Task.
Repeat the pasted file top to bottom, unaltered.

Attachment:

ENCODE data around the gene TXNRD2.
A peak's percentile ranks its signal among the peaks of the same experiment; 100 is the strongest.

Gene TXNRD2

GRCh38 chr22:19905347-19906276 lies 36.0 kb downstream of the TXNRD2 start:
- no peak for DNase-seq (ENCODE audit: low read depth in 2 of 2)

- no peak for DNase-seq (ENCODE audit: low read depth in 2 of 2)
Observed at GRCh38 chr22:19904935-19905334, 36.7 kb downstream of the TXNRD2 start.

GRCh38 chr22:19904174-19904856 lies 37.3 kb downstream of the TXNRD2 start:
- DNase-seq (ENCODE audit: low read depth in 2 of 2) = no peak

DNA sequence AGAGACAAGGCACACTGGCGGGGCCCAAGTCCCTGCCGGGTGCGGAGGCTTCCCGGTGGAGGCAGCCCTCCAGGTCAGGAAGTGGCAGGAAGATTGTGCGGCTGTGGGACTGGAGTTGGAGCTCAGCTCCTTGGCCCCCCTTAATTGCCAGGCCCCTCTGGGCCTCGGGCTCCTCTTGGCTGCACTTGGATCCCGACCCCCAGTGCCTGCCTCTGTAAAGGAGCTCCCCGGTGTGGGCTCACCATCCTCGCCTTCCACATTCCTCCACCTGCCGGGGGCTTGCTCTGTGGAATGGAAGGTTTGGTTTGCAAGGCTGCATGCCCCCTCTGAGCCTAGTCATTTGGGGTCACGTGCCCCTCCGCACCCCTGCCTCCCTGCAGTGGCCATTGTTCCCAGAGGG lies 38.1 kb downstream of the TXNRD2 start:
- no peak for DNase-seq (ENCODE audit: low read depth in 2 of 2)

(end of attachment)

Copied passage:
ENCODE data around the gene TXNRD2.
A peak's percentile ranks its signal among the peaks of the same experiment; 100 is the strongest.

Gene TXNRD2

GRCh38 chr22:19905347-19906276 lies 36.0 kb downstream of the TXNRD2 start:
- no peak for DNase-seq (ENCODE audit: low read depth in 2 of 2)

- no peak for DNase-seq (ENCODE audit: low read depth in 2 of 2)
Observed at GRCh38 chr22:19904935-19905334, 36.7 kb downstream of the TXNRD2 start.

GRCh38 chr22:19904174-19904856 lies 37.3 kb downstream of the TXNRD2 start:
- DNase-seq (ENCODE audit: low read depth in 2 of 2) = no peak

DNA sequence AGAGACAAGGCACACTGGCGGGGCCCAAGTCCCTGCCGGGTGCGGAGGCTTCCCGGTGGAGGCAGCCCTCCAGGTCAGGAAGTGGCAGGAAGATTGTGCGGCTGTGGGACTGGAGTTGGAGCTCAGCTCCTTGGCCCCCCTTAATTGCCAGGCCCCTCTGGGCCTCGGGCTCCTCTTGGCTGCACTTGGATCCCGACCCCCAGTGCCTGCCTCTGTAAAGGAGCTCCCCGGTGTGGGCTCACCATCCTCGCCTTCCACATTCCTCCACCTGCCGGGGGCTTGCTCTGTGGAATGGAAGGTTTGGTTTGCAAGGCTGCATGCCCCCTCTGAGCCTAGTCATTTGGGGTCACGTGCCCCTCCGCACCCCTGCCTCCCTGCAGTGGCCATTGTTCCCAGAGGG lies 38.1 kb downstream of the TXNRD2 start:
- no peak for DNase-seq (ENCODE audit: low read depth in 2 of 2)